These defenses too may well have had survival value in managing stress and emotion. But when they are overdone, the worser trouble starts. For instance "healthy denial" in the face of danger may appear as "courage." Unhealthy denial might take the form of rashness, foolhardiness, and self destruction. This is similar to Hans Selze's account of endocrine physiology getting out of hand under stress and continuing to operate protectively -- but now the protection is injurious. (Nature does not always know best!)

To return to meaning-making, we know that a continuous signal or an absence of signal conveys nothing. In the latter case, as in On The Beach, we might conclude that everyone but us is dead -- but nothing more.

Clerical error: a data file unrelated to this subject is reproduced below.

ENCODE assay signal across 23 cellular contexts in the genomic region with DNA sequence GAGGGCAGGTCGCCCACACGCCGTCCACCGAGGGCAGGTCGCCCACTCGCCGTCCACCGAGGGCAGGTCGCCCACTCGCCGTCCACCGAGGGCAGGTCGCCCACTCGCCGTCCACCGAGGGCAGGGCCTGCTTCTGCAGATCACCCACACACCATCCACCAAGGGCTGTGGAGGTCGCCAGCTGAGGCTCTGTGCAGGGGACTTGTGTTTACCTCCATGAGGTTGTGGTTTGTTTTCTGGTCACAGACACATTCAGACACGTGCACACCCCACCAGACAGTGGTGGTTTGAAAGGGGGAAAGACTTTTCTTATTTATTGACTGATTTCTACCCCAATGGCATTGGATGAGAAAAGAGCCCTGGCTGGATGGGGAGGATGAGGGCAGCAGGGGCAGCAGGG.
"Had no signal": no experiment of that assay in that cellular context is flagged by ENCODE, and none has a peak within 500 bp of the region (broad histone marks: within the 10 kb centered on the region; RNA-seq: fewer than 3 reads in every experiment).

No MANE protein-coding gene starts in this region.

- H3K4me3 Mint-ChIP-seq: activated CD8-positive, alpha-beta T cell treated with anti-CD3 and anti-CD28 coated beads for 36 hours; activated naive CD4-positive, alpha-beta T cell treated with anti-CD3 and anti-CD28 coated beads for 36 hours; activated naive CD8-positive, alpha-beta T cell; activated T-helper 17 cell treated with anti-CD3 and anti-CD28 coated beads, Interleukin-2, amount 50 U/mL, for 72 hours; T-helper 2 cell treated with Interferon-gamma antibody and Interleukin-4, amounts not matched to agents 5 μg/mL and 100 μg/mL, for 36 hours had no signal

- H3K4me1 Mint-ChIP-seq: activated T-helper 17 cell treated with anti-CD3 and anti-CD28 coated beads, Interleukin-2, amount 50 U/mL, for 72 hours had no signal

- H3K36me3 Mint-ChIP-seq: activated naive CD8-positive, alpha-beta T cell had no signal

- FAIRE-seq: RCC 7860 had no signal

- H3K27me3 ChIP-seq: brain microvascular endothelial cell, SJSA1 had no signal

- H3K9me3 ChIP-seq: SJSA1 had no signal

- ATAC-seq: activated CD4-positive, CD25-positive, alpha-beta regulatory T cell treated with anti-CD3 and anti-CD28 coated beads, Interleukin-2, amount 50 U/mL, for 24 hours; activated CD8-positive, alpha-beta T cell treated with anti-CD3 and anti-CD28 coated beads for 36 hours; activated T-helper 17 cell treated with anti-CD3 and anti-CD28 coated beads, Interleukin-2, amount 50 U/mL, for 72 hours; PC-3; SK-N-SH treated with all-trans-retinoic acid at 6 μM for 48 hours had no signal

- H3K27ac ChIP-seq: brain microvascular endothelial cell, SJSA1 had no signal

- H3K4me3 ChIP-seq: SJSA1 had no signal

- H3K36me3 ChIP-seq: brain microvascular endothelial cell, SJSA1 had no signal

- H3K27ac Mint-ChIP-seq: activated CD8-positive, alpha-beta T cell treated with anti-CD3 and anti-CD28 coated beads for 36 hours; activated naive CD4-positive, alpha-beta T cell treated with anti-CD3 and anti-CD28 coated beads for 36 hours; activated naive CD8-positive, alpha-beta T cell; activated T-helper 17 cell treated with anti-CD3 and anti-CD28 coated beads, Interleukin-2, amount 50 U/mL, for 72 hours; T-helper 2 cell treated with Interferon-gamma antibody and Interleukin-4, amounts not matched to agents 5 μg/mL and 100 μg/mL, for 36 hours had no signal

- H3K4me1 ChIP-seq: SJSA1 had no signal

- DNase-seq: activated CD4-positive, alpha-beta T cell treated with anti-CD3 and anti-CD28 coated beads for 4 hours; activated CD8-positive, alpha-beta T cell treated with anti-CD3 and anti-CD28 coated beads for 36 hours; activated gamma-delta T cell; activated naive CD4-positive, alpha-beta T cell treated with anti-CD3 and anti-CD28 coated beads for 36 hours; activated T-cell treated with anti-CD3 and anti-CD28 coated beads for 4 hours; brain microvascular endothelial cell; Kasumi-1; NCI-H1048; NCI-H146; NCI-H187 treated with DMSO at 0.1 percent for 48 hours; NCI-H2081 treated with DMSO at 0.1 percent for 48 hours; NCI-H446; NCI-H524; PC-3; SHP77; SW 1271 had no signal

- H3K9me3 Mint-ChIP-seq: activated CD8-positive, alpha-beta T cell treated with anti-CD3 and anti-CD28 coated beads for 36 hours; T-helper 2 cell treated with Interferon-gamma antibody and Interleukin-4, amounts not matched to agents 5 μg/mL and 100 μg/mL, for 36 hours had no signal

Radio astronomy searches the universe for meaningful signals, i.e., some with a pattern and some repetitions, e.g., 1,2,3,4,5 pulses at a time separated by short "silences" "between pulses and "long" silences between clusters. (cf Morse code)

Thus the "and, and, and" of our own meaning-making is made meaningful by intermittent and final bracketing or "scoping." One can hear the short or long pauses, falling inflections, etc. in oral speech. In the written speech one sees various punctuation marks "standing for oral" (and mental?) stops, semi-stops, etc.

Tight narrow brackets [cf. tight, narrow people] may reduce the quantity of meaning attainable. Might it not also elevate the quality,via specialization? Eskimos have words for several dozen different kinds of snow. But what else is there to see or describe? Do they have a broad or narrow view of snow? Perhaps a narrow world leads to a "deeper" view(s) of snow?

-- June 20, 1995